What happens to alimony if an ex-spouse quits their job?

By Goodwin Como, P.C.

You and your ex divorced earlier this year. He’s a doctor, and he earns considerably more than you do. Consequently, the court ordered that he pay you a sizeable sum in alimony each month. However, your ex just announced that he’s decided to quit his private practice and travel instead to Rwanda to volunteer for Doctors Without Borders.

You’re all in favor of philanthropic work, but what does this turn of events mean for your bottom line? Once your ex’s income takes a nose dive, is he off the hook for paying your alimony?

Fortunately for you, it’s unlikely that your ex’s decision will affect your spousal support. If your ex had been fired or laid off from his job, the court would be more likely to be flexible surrounding your ex’s financial obligations. However, being voluntarily unemployed—or underemployed—is a different matter.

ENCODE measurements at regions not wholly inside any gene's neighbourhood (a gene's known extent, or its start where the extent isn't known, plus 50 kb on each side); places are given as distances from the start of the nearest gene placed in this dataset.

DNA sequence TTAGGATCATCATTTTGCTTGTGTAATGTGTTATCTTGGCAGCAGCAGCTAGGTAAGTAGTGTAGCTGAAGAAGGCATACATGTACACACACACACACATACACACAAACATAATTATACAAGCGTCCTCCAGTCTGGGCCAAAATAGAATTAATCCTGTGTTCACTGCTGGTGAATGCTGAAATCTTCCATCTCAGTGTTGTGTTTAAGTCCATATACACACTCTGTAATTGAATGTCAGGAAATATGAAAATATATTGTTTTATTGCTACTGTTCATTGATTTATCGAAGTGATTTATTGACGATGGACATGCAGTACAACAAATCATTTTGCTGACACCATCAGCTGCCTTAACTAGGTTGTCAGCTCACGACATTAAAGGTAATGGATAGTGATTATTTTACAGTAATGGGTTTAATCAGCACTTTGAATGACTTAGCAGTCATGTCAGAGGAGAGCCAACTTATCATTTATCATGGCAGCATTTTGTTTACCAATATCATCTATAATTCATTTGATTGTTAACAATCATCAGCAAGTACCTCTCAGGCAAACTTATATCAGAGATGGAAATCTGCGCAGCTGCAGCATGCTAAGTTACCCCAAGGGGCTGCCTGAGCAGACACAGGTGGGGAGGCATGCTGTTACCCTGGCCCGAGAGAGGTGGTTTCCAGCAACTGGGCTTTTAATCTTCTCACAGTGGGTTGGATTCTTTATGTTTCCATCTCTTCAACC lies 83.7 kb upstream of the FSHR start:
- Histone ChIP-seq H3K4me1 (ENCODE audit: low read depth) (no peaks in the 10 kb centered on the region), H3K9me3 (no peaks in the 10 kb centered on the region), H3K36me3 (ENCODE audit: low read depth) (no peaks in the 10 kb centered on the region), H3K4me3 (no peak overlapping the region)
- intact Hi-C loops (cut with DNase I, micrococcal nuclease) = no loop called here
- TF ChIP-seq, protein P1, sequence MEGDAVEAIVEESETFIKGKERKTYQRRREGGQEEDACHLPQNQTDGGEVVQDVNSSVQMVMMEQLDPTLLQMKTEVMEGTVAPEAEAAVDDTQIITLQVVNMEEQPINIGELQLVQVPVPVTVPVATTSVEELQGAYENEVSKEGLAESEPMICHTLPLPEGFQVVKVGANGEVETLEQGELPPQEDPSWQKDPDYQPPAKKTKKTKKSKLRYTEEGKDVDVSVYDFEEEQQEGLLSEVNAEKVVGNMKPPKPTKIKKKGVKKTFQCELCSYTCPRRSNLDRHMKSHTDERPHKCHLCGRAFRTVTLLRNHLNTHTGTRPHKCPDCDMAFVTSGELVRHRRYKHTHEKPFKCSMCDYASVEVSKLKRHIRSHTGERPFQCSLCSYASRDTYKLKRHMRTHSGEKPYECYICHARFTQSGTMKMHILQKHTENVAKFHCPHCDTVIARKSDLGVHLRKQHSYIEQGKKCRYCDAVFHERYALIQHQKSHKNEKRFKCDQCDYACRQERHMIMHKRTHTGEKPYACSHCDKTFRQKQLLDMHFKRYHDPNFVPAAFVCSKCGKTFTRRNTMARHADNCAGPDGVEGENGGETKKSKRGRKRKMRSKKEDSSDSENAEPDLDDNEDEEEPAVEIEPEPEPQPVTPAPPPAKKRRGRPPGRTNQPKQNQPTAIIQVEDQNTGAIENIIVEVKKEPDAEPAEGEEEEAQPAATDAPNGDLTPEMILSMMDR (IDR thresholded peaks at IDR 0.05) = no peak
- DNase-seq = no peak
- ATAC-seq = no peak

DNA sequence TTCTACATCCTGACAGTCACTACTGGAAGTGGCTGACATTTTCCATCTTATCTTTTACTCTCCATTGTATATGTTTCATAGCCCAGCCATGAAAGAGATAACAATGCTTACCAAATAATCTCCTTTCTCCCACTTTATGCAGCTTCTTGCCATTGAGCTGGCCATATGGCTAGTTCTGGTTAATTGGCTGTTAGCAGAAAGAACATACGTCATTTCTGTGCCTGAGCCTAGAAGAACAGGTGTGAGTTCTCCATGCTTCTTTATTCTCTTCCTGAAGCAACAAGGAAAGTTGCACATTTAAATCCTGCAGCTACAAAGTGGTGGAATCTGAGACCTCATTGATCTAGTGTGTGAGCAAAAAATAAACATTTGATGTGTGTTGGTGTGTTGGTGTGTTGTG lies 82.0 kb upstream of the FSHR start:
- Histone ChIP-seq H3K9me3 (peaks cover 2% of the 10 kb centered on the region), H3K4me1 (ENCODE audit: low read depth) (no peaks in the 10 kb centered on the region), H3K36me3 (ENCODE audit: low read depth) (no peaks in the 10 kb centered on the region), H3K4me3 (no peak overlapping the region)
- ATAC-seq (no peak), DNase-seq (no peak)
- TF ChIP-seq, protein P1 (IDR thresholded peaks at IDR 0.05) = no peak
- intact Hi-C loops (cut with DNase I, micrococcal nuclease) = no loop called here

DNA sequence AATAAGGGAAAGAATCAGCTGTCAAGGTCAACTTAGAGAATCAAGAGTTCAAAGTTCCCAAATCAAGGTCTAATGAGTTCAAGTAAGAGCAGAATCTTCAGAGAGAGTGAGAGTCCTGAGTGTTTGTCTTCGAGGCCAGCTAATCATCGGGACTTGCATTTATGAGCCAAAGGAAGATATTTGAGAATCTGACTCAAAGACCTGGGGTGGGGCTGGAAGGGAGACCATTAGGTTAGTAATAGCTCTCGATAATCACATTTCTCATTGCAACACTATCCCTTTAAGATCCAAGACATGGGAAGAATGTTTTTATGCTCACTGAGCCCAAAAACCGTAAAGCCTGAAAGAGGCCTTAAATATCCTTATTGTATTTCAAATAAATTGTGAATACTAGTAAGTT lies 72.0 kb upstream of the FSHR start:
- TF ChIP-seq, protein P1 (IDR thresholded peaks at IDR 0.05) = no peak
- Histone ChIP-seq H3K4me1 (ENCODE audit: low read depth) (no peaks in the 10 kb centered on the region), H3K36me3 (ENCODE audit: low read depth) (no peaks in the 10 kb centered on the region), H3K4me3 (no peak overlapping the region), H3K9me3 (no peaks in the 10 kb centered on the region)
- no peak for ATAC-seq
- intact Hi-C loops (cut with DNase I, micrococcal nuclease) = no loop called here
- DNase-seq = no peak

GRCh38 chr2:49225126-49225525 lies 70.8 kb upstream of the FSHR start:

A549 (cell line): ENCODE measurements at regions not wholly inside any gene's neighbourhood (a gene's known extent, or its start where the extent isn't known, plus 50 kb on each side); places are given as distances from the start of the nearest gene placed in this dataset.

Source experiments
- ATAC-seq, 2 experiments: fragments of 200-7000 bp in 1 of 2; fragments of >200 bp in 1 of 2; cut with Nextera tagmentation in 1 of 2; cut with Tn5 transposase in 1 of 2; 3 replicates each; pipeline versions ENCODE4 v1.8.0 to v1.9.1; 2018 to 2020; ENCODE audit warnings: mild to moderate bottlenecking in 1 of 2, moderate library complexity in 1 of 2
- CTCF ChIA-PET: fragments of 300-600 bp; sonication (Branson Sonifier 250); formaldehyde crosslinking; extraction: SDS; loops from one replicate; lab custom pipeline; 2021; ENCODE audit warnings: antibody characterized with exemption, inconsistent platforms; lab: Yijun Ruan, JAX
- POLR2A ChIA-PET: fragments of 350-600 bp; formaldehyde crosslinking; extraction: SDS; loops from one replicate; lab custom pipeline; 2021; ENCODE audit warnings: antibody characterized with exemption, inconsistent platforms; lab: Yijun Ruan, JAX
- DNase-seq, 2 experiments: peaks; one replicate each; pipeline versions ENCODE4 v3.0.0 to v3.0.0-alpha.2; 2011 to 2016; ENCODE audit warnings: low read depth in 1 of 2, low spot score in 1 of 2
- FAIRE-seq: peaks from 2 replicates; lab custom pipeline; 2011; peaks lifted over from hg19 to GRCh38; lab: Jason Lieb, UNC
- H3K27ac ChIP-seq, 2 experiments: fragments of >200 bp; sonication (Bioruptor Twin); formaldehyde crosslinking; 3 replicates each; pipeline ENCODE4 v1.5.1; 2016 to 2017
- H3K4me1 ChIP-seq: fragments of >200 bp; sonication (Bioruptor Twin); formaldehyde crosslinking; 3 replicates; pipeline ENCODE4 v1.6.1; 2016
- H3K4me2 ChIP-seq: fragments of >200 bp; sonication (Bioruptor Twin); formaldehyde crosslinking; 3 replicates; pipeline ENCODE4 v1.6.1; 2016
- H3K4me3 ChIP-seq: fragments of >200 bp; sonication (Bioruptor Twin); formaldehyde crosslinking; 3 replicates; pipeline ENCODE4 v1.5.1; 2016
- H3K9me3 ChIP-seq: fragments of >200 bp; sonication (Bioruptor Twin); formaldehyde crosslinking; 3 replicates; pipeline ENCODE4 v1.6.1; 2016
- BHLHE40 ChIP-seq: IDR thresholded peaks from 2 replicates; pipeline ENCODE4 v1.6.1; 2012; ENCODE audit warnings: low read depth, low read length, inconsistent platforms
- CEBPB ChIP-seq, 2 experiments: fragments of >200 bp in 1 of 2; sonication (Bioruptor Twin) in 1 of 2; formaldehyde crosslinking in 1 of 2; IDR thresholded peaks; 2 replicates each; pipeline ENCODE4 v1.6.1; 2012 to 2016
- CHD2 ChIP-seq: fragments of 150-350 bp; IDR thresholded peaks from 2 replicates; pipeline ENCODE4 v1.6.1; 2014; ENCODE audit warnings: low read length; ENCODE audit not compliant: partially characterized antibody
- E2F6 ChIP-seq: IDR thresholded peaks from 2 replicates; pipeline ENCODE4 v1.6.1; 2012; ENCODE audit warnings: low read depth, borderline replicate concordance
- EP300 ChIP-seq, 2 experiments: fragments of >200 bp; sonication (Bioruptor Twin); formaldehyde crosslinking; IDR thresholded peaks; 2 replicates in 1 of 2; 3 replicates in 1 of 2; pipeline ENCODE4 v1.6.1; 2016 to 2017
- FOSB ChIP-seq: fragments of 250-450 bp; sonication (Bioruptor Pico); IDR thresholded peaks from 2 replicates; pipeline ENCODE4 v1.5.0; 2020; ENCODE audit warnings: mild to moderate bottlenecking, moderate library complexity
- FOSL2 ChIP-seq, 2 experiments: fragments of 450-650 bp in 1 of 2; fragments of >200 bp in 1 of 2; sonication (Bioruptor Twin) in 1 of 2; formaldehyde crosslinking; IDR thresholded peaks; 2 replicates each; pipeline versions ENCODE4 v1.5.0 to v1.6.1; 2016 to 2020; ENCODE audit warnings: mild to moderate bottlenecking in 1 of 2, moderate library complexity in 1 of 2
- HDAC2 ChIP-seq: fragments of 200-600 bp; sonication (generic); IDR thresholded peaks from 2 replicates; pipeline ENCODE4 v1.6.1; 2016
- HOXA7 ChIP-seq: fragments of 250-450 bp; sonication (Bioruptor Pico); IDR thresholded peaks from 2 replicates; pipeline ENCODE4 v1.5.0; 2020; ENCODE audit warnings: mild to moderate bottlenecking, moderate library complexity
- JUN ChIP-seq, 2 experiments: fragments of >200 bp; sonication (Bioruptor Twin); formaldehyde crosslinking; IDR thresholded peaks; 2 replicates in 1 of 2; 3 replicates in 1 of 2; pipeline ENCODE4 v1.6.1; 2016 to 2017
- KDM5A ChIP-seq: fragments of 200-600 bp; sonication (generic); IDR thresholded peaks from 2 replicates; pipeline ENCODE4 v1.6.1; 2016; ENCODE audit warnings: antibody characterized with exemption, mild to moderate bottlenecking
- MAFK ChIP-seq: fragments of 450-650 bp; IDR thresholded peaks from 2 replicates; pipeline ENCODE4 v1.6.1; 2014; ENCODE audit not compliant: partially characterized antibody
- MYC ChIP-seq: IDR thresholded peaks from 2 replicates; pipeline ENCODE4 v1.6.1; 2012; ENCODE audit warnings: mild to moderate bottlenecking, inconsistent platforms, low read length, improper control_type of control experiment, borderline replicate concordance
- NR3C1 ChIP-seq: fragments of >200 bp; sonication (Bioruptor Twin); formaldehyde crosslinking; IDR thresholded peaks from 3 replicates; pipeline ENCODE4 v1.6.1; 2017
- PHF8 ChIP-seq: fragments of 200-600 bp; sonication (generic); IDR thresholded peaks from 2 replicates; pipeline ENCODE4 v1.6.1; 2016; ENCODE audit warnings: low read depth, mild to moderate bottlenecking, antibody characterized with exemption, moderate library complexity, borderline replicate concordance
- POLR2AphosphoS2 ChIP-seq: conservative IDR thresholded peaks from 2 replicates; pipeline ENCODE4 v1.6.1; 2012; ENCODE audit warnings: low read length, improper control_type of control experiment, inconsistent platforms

Calculating alimony

When the court calculates alimony, it bases its decision heavily on each party’s income. However, another important factor that’s considered is earning capacity. If history shows that your ex has the potential to earn $200,000 per year, for example, then it’s unlikely the court will change the mandated spousal support just because he decided to walk away from that income.

What you can do

If you believe your ex is trying to deliberately reduce their income as a means of reducing their alimony obligations, consult with your divorce attorney. You may decide to hire a vocational expert, who can examine your ex’s circumstances—age, health, educational level, work history, etc.—and submit an official opinion on your ex’s true earning capacity. The court will consider this judgment in any review of your case.